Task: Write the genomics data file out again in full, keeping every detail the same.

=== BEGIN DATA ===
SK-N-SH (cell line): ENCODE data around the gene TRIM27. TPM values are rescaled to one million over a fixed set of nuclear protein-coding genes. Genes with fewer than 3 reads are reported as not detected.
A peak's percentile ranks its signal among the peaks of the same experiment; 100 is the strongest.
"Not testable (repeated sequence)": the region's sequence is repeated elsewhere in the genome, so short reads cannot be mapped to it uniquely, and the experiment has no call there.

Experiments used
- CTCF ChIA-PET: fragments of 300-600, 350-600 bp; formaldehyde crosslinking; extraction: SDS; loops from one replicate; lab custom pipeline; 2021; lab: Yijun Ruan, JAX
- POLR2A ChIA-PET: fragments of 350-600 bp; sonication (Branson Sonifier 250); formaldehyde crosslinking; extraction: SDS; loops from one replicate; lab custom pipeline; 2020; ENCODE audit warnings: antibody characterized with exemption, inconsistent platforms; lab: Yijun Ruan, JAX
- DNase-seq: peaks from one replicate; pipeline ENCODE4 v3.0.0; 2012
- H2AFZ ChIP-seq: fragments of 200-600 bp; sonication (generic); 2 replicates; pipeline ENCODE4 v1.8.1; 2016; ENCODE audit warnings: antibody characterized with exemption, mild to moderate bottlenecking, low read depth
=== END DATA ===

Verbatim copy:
SK-N-SH (cell line): ENCODE data around the gene TRIM27. TPM values are rescaled to one million over a fixed set of nuclear protein-coding genes. Genes with fewer than 3 reads are reported as not detected.
A peak's percentile ranks its signal among the peaks of the same experiment; 100 is the strongest.
"Not testable (repeated sequence)": the region's sequence is repeated elsewhere in the genome, so short reads cannot be mapped to it uniquely, and the experiment has no call there.

Experiments used
- CTCF ChIA-PET: fragments of 300-600, 350-600 bp; formaldehyde crosslinking; extraction: SDS; loops from one replicate; lab custom pipeline; 2021; lab: Yijun Ruan, JAX
- POLR2A ChIA-PET: fragments of 350-600 bp; sonication (Branson Sonifier 250); formaldehyde crosslinking; extraction: SDS; loops from one replicate; lab custom pipeline; 2020; ENCODE audit warnings: antibody characterized with exemption, inconsistent platforms; lab: Yijun Ruan, JAX
- DNase-seq: peaks from one replicate; pipeline ENCODE4 v3.0.0; 2012
- H2AFZ ChIP-seq: fragments of 200-600 bp; sonication (generic); 2 replicates; pipeline ENCODE4 v1.8.1; 2016; ENCODE audit warnings: antibody characterized with exemption, mild to moderate bottlenecking, low read depth